Pastry, butter and burnt sugar are just a few aromas that remind me of my grandmother. She was a wizard in the kitchen but when it came to her pastry she was untouchable! It was like watching a beautiful dance – my grandmother moving effortlessly around the kitchen with such purpose. Even when things went wrong it never seemed to faze her, she’d still happily serve it to anyone willing, which indeed we always were! I’m not sure if this is how I choose to remember her or if this was the reality! As a child and a young adult I had the pleasure of spending so much time with her and I know this has helped shape the woman I am today.
After her passing I remember a close family member saying to me “you are just like her, filled with creativity and passion, I see her in you”. This was and is, probably the biggest compliment I’ve ever had. Time goes by and so does life, but I get reminders of her every once and awhile. It’s normally when a pie is in the oven, there is the smell of buttery pastry or when something sweet has bubbled over and sugar is burning in the oven (a smell that my mom and I used to laugh about, rolling our eyes that grandma’s pie has yet again bubbled over, then we would both have instant headaches). Now when it happens to me I can’t help but laugh a little and think of her.
Whenever there were leftover pastry scraps from making pies or butter tarts my grandma would add butter, cinnamon and sugar on top and roll the pastry into little pinwheels. You see pastry isn’t meant to be used or handled over and over again, so whatever is left after you’ve rolled your pastry a few times is basically garbage in the eyes of a baker. But no one likes to be wasteful, so the scraps become little pinwheel treats for tea. It doesn’t matter what they look like or really if one tastes different than the other – they would have been thrown away anyway!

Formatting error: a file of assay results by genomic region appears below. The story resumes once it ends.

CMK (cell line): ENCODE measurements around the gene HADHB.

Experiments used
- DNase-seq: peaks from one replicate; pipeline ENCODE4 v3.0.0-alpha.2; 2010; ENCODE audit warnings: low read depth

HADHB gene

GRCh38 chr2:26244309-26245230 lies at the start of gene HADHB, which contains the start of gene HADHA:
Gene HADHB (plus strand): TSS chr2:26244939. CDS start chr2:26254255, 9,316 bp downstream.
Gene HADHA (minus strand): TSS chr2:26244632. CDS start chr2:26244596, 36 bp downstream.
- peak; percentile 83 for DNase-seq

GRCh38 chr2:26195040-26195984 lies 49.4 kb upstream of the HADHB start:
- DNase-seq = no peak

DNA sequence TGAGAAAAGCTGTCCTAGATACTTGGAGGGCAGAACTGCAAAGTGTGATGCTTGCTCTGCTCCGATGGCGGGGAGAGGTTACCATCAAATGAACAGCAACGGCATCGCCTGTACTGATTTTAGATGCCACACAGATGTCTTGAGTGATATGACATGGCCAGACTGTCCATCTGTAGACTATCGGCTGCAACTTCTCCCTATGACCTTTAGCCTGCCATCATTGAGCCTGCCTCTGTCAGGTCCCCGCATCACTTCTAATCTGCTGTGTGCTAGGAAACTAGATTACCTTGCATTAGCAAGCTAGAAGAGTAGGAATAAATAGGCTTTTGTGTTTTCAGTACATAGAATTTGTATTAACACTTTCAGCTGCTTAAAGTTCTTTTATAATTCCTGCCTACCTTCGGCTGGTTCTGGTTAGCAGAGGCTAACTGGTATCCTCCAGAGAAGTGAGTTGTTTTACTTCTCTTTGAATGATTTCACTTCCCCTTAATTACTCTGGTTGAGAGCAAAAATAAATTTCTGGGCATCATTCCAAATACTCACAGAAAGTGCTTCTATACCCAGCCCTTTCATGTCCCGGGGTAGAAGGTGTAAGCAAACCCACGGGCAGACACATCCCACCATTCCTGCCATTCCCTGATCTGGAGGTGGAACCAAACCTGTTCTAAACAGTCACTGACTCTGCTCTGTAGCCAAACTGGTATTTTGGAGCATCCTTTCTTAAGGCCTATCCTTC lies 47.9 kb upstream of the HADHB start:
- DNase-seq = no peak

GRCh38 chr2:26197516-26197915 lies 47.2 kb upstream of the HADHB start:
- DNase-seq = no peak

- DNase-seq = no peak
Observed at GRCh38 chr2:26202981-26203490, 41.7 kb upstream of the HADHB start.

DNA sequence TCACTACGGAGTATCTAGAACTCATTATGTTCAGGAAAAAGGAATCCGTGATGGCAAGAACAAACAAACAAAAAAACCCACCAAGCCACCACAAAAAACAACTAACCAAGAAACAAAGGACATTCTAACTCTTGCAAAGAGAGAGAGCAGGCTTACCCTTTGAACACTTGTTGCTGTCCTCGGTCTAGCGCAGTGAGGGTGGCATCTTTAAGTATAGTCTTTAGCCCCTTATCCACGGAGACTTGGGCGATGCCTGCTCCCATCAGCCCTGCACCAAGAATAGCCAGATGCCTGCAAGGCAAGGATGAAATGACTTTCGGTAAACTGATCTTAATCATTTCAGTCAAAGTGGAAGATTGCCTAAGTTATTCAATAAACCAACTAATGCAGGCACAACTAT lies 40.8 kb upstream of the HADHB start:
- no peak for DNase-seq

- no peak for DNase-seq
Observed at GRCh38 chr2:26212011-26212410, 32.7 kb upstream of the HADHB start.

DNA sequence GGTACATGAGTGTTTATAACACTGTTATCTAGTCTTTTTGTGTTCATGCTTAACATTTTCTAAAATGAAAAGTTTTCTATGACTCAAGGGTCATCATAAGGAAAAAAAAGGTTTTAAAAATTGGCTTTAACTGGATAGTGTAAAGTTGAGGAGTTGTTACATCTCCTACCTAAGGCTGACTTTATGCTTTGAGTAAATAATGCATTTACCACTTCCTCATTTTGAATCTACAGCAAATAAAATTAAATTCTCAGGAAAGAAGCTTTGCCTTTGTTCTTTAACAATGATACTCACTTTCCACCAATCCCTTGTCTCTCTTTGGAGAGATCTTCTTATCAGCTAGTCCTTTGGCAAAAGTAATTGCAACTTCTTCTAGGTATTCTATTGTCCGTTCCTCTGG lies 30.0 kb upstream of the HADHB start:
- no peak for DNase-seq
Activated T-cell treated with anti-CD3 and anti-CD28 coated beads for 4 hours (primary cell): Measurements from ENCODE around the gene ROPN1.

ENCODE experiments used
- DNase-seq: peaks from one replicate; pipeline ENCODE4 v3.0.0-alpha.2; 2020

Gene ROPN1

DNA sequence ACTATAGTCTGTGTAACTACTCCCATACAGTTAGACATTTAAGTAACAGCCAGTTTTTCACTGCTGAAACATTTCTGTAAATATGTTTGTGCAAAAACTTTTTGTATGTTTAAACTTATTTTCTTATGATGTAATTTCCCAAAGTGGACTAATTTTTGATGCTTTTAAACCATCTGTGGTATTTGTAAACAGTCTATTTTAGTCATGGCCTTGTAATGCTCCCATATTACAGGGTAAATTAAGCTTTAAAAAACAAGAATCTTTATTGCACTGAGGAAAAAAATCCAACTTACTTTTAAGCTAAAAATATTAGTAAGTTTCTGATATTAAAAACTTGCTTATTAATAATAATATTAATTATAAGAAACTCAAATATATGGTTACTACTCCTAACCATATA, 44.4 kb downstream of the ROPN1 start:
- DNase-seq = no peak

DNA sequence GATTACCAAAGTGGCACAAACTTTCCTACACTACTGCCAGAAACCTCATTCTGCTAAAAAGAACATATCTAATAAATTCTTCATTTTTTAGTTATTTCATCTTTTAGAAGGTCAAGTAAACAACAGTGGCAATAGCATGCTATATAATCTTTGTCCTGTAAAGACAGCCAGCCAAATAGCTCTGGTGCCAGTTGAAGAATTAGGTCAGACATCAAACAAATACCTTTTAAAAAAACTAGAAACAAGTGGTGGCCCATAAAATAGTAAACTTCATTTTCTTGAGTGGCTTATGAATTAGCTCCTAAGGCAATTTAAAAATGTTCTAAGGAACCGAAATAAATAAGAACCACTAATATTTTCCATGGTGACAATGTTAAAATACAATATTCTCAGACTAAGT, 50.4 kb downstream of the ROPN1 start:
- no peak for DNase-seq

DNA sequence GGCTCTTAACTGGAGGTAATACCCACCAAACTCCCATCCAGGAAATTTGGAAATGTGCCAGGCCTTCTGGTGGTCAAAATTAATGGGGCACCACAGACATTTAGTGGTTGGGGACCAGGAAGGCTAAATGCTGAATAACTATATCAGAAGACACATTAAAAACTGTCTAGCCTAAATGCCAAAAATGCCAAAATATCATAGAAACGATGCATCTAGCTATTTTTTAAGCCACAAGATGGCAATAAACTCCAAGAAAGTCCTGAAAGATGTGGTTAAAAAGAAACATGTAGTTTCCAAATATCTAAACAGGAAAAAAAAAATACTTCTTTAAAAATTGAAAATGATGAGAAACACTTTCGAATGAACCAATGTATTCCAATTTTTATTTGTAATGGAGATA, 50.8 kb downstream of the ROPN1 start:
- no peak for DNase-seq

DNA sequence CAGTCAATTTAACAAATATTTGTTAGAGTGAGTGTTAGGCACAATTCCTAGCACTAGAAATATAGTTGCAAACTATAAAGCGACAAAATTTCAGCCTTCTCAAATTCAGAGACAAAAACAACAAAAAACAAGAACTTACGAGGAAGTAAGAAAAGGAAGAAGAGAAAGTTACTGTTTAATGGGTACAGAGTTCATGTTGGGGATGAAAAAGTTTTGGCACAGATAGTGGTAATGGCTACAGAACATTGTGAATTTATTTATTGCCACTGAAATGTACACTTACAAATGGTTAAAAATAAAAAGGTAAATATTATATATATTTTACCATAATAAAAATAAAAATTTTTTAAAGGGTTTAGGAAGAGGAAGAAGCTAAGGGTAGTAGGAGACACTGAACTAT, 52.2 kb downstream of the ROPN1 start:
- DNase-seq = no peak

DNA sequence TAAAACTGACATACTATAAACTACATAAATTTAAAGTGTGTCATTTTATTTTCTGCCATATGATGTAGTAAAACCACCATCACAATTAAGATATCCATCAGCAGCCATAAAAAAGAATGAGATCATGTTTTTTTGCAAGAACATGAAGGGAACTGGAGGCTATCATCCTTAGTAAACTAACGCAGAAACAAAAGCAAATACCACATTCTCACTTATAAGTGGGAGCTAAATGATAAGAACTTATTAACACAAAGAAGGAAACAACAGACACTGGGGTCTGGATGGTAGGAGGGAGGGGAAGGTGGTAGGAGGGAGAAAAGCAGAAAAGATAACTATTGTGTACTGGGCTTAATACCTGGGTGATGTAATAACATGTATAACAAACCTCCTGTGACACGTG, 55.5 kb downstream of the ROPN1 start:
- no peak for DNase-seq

There is no real recipe for leftover pastry pinwheels, it all depends on how much pastry you have. It might be as little as getting 4 or 5 pinwheels or perhaps you save your scraps and freeze them until you have more to make a bunch at once. I don’t always have time to use up the scraps when I’m writing, photographing, and baking for the blog – so I like to freeze them and bake on a rainy day.
You can really do whatever you want with the leftover pastry pinwheels; add your favourite jam, raisins or nuts but I like simplicity of cinnamon and sugar; it reminds me of the comfort of my grandma. I hope to find her easy going grace in the kitchen one of these days.
On a side note; that’s my grandma’s rolling pin that I use (you’ll notice it in the background of my pictures throughout the blog). She’s always in the kitchen with me! 🙂Print
These little pinwheels are the perfect way to use up pastry scraps from another recipe. They are filled with a buttery mixture of brown sugar and cinnamon; add nuts or raisins if desired.
- Prep Time: 8 mins
- Cook Time: 20 mins
- Total Time: 28 mins
- Yield: 5-20
- Category: Snack
- Cuisine: French
- Leftover pastry (pastry recipe)
- Unsalted butter
- Brown sugar
- Preheat oven to 400˚F and line a baking sheet with parchment paper.
- Roll out pastry scraps on a lightly floured surface (to make a rectangle).
- Cover the pastry with butter and then sprinkle a generous amount of brown sugar and cinnamon, spreading evenly. Either cut pastry into strips and individually roll up pastry, pinching the ends or roll the entire pastry into a log and slice into pinwheels.
- Place pinwheels onto your prepared baking sheet.
- Bake for 10-15 minutes or until pastry is starting to brown.
- Let cool completely cool before enjoying.
Store in an airtight container for up to 4 days.
Suggested Pinwheel Fillings;
– Butter, sugar and raisins
– Butter, sugar and nuts
– Your favourite jam
Keywords: Pastry, Leftover Pastry, Pinwheels, Cinnamon and Sugar
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I will try this! My grandmother always made us “cookies” with the scraps with just white sugar sprinkled on top. It was my favourite thing!
I use my grandmother’s rolling pin too. 🥰
Cindy I love that, what special memories. Happy baking.
This was a fun way to use up the scraps from my leftover pie. The results didn’t look as good as yours though. I think I cut them too thin. Could you change it up at all if I get proficient at this?
There’s no right or wrong way to use up the pastry scraps, I’m sure yours looked just as good Susie! You can definitely have fun and change up the flavours or add chopped nuts or raisins.